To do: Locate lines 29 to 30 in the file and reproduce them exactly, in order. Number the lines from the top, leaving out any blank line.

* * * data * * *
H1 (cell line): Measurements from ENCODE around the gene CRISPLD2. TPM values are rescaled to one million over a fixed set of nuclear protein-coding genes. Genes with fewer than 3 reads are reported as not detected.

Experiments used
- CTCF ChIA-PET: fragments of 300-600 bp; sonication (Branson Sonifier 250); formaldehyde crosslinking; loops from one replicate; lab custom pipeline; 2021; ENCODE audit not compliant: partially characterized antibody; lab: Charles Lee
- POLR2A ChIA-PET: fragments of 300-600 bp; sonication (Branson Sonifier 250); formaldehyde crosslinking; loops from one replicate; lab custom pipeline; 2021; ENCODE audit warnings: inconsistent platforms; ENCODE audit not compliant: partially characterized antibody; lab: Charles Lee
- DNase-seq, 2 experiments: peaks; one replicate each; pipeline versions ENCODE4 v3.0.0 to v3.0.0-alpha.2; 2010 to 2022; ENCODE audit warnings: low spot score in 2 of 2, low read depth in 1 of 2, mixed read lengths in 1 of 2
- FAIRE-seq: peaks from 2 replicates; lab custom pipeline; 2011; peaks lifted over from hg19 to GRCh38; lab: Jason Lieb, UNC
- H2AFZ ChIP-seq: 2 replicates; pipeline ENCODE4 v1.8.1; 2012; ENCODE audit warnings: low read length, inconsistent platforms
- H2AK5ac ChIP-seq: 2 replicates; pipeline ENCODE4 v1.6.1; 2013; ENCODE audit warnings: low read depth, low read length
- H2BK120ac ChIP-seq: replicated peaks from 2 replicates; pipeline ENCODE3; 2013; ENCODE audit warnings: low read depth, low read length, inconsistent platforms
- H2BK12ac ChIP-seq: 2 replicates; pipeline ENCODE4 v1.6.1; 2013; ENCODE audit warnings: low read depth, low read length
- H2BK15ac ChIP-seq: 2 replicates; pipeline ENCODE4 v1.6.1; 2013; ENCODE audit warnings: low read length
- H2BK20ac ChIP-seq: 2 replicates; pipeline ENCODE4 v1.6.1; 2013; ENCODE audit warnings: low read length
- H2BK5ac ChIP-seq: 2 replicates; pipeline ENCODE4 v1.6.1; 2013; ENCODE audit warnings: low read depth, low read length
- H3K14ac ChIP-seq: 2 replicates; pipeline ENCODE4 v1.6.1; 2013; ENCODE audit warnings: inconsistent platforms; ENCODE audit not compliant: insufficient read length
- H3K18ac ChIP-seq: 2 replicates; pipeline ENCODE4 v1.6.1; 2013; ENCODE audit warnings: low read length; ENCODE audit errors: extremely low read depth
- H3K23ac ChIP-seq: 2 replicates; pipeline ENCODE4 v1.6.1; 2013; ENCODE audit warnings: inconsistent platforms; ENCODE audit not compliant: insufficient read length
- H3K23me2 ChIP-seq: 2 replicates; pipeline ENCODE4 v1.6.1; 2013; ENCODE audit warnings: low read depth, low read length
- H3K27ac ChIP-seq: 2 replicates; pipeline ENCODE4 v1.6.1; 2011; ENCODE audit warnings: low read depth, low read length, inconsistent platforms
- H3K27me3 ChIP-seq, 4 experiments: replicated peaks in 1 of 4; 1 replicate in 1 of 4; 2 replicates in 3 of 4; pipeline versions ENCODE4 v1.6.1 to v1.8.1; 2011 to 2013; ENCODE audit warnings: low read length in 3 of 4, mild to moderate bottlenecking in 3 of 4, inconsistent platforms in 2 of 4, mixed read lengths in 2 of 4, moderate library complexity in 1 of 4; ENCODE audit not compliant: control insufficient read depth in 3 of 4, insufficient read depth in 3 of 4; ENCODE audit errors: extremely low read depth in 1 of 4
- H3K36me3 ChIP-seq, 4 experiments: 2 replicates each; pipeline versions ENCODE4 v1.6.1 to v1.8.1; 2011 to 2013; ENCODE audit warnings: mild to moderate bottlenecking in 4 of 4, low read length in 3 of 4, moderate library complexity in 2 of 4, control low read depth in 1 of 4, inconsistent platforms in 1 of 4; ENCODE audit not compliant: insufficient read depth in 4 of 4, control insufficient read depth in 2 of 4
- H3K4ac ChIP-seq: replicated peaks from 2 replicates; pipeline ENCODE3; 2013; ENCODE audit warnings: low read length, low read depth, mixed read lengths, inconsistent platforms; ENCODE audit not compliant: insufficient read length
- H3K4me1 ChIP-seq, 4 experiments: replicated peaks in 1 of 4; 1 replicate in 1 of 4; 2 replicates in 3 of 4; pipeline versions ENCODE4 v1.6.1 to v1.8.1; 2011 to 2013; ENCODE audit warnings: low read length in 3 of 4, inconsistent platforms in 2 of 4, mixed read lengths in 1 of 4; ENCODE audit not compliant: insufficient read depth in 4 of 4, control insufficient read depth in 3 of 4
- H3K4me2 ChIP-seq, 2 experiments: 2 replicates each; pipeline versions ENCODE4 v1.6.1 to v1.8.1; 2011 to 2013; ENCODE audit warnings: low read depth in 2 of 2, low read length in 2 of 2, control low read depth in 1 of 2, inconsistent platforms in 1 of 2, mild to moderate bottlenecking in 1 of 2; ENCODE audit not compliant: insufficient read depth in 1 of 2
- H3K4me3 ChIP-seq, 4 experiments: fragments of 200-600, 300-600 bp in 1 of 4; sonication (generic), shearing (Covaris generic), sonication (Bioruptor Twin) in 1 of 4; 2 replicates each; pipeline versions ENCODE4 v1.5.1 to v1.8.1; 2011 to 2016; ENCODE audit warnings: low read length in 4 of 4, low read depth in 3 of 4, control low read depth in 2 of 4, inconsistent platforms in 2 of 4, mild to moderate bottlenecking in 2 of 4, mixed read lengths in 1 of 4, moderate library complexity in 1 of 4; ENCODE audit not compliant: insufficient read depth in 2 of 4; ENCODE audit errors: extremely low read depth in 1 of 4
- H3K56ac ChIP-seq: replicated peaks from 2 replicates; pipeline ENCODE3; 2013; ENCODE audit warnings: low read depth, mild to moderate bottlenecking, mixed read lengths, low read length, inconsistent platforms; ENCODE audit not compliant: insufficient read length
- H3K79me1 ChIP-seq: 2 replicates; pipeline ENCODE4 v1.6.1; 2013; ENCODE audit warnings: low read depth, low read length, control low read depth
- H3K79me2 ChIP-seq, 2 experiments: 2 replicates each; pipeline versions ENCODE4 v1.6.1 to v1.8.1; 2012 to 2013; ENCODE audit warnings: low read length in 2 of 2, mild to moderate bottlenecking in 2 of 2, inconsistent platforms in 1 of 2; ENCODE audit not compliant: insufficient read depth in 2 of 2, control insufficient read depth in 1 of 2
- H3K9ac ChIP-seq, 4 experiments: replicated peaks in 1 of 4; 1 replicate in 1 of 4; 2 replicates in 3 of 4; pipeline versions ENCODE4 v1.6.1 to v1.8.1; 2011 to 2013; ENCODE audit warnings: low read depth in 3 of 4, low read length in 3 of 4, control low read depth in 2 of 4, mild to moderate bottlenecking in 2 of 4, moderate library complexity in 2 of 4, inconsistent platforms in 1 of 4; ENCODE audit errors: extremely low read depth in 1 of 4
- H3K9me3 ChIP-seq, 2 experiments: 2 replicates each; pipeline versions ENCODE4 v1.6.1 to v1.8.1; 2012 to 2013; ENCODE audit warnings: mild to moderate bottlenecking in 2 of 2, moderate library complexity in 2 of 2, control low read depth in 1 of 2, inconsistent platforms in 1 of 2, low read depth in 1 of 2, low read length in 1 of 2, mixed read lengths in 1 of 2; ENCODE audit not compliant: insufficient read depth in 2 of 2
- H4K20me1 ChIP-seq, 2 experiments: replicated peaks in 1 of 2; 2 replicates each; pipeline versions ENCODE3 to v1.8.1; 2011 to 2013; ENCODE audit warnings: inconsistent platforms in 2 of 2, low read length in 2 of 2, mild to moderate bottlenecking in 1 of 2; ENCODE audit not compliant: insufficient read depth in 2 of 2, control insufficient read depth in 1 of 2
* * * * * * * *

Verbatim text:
- H3K9me3 ChIP-seq, 2 experiments: 2 replicates each; pipeline versions ENCODE4 v1.6.1 to v1.8.1; 2012 to 2013; ENCODE audit warnings: mild to moderate bottlenecking in 2 of 2, moderate library complexity in 2 of 2, control low read depth in 1 of 2, inconsistent platforms in 1 of 2, low read depth in 1 of 2, low read length in 1 of 2, mixed read lengths in 1 of 2; ENCODE audit not compliant: insufficient read depth in 2 of 2
- H4K20me1 ChIP-seq, 2 experiments: replicated peaks in 1 of 2; 2 replicates each; pipeline versions ENCODE3 to v1.8.1; 2011 to 2013; ENCODE audit warnings: inconsistent platforms in 2 of 2, low read length in 2 of 2, mild to moderate bottlenecking in 1 of 2; ENCODE audit not compliant: insufficient read depth in 2 of 2, control insufficient read depth in 1 of 2